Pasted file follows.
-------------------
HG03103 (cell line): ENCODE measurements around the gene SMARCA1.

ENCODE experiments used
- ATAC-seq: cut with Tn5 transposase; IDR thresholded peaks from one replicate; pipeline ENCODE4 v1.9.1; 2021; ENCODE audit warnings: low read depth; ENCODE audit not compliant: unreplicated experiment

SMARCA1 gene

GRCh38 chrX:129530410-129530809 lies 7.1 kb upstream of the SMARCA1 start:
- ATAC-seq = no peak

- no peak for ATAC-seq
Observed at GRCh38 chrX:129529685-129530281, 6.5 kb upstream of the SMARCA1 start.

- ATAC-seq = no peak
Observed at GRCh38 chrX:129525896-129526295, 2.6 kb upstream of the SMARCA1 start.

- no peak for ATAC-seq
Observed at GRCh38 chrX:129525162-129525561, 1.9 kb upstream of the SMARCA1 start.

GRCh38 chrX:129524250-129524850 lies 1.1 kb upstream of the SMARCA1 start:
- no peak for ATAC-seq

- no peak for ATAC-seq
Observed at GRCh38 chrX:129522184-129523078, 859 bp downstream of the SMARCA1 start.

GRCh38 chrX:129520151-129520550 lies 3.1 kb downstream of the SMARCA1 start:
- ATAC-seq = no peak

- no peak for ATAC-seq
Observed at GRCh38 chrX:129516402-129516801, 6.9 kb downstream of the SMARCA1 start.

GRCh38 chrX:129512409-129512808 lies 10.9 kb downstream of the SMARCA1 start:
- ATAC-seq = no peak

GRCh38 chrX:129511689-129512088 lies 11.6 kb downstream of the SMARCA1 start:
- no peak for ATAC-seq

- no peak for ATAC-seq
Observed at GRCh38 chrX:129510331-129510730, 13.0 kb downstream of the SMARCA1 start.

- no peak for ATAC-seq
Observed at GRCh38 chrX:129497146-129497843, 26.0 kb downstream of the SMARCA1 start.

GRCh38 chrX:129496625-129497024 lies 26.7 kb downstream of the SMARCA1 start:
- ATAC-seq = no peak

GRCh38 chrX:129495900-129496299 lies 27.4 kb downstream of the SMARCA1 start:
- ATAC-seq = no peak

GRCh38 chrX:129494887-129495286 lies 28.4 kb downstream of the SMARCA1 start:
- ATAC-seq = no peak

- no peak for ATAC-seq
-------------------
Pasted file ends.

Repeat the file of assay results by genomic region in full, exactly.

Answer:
HG03103 (cell line): ENCODE measurements around the gene SMARCA1.

ENCODE experiments used
- ATAC-seq: cut with Tn5 transposase; IDR thresholded peaks from one replicate; pipeline ENCODE4 v1.9.1; 2021; ENCODE audit warnings: low read depth; ENCODE audit not compliant: unreplicated experiment

SMARCA1 gene

GRCh38 chrX:129530410-129530809 lies 7.1 kb upstream of the SMARCA1 start:
- ATAC-seq = no peak

- no peak for ATAC-seq
Observed at GRCh38 chrX:129529685-129530281, 6.5 kb upstream of the SMARCA1 start.

- ATAC-seq = no peak
Observed at GRCh38 chrX:129525896-129526295, 2.6 kb upstream of the SMARCA1 start.

- no peak for ATAC-seq
Observed at GRCh38 chrX:129525162-129525561, 1.9 kb upstream of the SMARCA1 start.

GRCh38 chrX:129524250-129524850 lies 1.1 kb upstream of the SMARCA1 start:
- no peak for ATAC-seq

- no peak for ATAC-seq
Observed at GRCh38 chrX:129522184-129523078, 859 bp downstream of the SMARCA1 start.

GRCh38 chrX:129520151-129520550 lies 3.1 kb downstream of the SMARCA1 start:
- ATAC-seq = no peak

- no peak for ATAC-seq
Observed at GRCh38 chrX:129516402-129516801, 6.9 kb downstream of the SMARCA1 start.

GRCh38 chrX:129512409-129512808 lies 10.9 kb downstream of the SMARCA1 start:
- ATAC-seq = no peak

GRCh38 chrX:129511689-129512088 lies 11.6 kb downstream of the SMARCA1 start:
- no peak for ATAC-seq

- no peak for ATAC-seq
Observed at GRCh38 chrX:129510331-129510730, 13.0 kb downstream of the SMARCA1 start.

- no peak for ATAC-seq
Observed at GRCh38 chrX:129497146-129497843, 26.0 kb downstream of the SMARCA1 start.

GRCh38 chrX:129496625-129497024 lies 26.7 kb downstream of the SMARCA1 start:
- ATAC-seq = no peak

GRCh38 chrX:129495900-129496299 lies 27.4 kb downstream of the SMARCA1 start:
- ATAC-seq = no peak

GRCh38 chrX:129494887-129495286 lies 28.4 kb downstream of the SMARCA1 start:
- ATAC-seq = no peak

- no peak for ATAC-seq